This week, some high school pupils also joined protests that started on university campuses.

Hundreds of Thai high school students rallied at the education ministry on Wednesday and flashed three-fingered “Hunger Games” salutes in support of anti-government protests and to demand more freedom in schools.

Many also wore white ribbons to show their support.

Meanwhile, the Ministry of Digital Economy and Society filed a cybercrime complaint against exiled academic Pavin Chachavalpongpun for creating a Facebook group deemed critical of the monarchy, a spokesman said.

The group, called Royalist Marketplace, has more than one million members.

The ministry said it filed the complaint after Facebook had not acted on its request to shut the group down.

“The ministry’s action is the crudest form of information censorship. It goes against the freedom of expression that we are all entitled to,” Pavin told Reuters news agency.

How to Get Employees to Report Their Covid-19 Risk

Executive Summary

In order to limit the spread of Covid-19 in workplaces, managers must ensure that employees are comfortable disclosing their risk. A potential solution, is to implement “random rotation” policies in the workplace. Random rotation ensures that workers who report exposure maintain plausible deniability vis à vis coworkers and direct managers. An employee being sent home can plausibly argue that he or she was unwillingly randomly-selected. Through this channel, workers concerned that they may be sick can safely ask to temporarily isolate. The cost of random rotation is that some employees will be sent home even if they don’t ask to be. This is a calculated cost. The fact that healthy people can be rotated out of work is the reason it is safe to self-report exposure.

Rob Carr/Getty Images

In these difficult times, we’ve made a number of our coronavirus articles free for all readers. To get all of HBR’s content delivered to your inbox, sign up for the Daily Alert newsletter.

As the economy reopens, employers are striving to adopt policies and practices that protect their employees from contracting Covid-19. It’s an especially pressing concern, given that infections continue to surge in many states.

Ideally, employees would proactively report that they, or someone in their immediate environment, is experiencing early symptoms as soon as they suspect they may have been exposed. However, employees may not want to reveal that they are a contagion risk. In spite of CDC and WHO guidelines on reducing stigma, reports of discrimination against Covid-19 survivors and frontline workers abound. This makes suppressing outbreaks early very challenging. It also means that as employers plan re-entry — or manage existing in-person workforces — they must ensure that employees are comfortable disclosing risk.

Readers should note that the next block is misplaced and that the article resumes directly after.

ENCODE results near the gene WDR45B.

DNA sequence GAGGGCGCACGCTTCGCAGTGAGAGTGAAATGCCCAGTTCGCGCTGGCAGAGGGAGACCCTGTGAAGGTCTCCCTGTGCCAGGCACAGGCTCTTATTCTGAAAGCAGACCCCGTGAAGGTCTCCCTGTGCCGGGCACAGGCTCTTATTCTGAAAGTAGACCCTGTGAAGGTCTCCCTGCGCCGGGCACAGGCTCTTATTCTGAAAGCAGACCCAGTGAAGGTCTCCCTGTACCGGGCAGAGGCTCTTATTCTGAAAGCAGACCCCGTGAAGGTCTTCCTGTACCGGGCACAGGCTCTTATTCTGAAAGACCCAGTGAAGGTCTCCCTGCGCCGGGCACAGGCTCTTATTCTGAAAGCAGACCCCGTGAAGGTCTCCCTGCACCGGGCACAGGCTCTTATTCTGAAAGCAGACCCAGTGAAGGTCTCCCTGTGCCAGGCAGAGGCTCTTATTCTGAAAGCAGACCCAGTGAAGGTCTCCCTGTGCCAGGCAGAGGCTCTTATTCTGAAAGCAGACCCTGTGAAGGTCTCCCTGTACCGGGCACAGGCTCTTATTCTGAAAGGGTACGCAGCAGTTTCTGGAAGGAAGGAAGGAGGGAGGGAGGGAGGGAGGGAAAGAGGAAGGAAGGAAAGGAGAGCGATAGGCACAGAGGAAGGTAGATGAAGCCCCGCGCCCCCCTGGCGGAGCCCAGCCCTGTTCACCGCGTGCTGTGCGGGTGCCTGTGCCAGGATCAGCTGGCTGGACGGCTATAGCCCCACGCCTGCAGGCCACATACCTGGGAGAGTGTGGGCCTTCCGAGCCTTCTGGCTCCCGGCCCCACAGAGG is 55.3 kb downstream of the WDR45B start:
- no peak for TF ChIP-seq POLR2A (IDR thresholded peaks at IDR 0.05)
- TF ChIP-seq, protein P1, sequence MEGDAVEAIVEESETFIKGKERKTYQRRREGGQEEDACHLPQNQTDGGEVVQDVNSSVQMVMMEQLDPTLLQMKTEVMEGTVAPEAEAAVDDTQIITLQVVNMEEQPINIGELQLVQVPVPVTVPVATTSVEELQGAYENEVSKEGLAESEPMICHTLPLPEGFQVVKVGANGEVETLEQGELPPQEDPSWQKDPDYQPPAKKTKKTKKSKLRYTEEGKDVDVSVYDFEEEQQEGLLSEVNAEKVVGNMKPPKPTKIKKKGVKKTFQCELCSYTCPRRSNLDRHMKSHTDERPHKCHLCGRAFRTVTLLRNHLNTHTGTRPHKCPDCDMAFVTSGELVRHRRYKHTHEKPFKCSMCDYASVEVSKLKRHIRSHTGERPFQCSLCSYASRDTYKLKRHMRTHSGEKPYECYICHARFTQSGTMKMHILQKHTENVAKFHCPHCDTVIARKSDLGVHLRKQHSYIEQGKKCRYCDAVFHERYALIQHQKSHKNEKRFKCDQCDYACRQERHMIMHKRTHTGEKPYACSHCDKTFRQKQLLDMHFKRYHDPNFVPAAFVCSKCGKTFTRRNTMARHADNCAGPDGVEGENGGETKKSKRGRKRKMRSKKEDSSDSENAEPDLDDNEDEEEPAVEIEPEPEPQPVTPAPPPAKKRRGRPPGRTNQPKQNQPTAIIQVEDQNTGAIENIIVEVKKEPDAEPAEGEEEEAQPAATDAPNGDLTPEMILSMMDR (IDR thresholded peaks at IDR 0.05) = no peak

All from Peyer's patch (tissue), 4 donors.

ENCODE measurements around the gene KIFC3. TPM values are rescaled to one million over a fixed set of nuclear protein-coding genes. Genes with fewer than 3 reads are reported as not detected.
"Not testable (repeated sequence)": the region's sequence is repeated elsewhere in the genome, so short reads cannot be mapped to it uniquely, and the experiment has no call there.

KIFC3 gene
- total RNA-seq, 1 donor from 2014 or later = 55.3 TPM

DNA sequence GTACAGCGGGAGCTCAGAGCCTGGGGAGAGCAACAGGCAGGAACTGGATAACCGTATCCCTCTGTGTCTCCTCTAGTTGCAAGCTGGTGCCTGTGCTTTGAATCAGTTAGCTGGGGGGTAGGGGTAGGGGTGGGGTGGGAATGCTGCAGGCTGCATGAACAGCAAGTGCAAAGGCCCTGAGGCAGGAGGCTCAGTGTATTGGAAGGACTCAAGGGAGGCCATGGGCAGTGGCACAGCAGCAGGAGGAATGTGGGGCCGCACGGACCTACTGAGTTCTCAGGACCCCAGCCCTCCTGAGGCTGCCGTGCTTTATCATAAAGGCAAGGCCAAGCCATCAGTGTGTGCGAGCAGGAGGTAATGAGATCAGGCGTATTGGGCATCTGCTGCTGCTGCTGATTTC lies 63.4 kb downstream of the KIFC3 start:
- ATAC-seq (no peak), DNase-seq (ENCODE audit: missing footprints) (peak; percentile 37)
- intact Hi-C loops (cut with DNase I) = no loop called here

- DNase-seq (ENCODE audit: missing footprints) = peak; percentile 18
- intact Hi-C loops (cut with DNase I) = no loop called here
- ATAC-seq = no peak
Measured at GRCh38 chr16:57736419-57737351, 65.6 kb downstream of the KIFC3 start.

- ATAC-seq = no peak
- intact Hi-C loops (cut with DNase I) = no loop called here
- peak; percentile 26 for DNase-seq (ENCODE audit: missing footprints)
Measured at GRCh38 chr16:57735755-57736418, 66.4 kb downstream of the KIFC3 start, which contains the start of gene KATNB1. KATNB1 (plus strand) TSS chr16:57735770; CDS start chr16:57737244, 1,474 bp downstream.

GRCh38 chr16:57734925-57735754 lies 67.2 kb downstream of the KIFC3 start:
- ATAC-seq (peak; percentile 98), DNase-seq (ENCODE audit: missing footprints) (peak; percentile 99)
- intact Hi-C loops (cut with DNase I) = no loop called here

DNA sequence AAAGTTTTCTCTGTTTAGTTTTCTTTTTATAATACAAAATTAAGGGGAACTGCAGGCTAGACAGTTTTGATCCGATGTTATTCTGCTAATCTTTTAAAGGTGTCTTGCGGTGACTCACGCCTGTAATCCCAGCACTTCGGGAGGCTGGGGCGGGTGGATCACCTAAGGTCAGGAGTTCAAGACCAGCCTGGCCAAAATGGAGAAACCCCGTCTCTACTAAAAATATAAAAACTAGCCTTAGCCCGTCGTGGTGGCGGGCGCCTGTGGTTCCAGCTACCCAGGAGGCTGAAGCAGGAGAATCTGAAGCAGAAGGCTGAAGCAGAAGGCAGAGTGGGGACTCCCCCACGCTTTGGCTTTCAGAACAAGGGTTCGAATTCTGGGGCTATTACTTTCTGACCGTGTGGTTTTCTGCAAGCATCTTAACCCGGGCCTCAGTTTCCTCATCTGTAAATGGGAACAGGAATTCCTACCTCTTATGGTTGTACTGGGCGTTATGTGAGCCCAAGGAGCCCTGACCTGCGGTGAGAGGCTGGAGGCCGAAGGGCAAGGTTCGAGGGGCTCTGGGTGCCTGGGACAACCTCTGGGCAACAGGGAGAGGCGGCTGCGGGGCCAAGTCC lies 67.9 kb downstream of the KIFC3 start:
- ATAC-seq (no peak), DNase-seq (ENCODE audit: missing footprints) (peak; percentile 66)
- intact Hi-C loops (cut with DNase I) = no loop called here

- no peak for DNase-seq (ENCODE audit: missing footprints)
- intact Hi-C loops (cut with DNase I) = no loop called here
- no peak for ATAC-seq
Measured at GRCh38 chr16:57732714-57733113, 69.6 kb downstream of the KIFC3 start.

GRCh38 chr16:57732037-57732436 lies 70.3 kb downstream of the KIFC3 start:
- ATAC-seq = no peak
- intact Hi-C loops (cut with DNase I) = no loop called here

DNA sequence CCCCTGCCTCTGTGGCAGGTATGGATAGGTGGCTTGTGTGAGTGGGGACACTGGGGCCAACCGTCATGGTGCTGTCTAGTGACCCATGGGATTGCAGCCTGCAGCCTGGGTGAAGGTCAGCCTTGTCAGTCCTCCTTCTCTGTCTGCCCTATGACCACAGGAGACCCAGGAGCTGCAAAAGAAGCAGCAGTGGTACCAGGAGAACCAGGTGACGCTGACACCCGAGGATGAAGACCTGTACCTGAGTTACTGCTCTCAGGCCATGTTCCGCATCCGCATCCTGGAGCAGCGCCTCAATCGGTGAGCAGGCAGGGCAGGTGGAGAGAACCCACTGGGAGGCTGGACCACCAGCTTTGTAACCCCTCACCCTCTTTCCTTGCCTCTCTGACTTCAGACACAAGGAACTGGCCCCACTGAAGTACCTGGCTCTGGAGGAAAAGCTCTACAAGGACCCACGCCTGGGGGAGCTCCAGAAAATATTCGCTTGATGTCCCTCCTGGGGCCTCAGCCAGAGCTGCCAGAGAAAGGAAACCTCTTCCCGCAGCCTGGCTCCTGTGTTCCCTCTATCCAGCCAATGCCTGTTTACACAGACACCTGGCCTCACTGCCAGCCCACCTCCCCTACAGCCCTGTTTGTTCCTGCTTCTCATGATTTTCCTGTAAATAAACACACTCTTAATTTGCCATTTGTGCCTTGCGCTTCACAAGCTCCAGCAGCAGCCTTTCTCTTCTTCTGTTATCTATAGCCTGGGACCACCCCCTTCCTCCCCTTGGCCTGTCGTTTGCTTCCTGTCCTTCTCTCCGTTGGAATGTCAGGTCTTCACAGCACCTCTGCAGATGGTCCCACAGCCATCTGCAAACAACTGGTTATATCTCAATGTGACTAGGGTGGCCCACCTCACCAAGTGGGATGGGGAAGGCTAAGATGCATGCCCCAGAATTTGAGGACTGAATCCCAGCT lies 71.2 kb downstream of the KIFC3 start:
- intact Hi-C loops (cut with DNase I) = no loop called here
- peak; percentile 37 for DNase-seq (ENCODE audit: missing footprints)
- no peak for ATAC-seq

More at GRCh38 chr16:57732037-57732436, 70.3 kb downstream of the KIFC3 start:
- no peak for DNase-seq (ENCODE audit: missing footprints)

We have researched how safety violations and sexual harassment get reported in garment factories, as well as the effectiveness of different reporting protocols in generating actionable data. We believe that the lessons learned from those high-stakes contexts can help to ensure that workers to report potential Covid-19 exposure in a timely manner.

One approach is to implement “random rotation” policies in the workplace. In this scenario, all workers are regularly surveyed about their Covid-19 exposure and symptoms. Based on survey responses, a minimum share of employees, say between 5 and 10%, is systematically rotated out of the workplace for a week. Employees rotated out include all employees reporting Covid-19 exposure as well as a randomly selected group of employees who do not. At the end of the week, returning employees are tested for symptoms. Symptomatic or Covid-19-positive employees receive appropriate medical care.

Random rotation ensures that workers who report exposure maintain plausible deniability vis-à-vis coworkers and direct managers. An employee being sent home can plausibly argue that his or her selection truly was random. Thus workers concerned that they may be sick can safely ask to temporarily isolate. The cost of random rotation is that some employees will be sent home even if they don’t ask to be. This is a calculated cost. The fact that healthy people can be rotated out of work is why it’s safe to self-report exposure.

The methods described here can be used to elicit sensitive information beyond Covid-19 exposure. Mental health issues, burn out, and harassment are major threats to employee well-being that often go unreported because of fear of stigma. All of them have been made worse by the pandemic, confinement, and job insecurity. Investing in survey methods that ensure plausible deniability can help get information out and target support to the people who need it.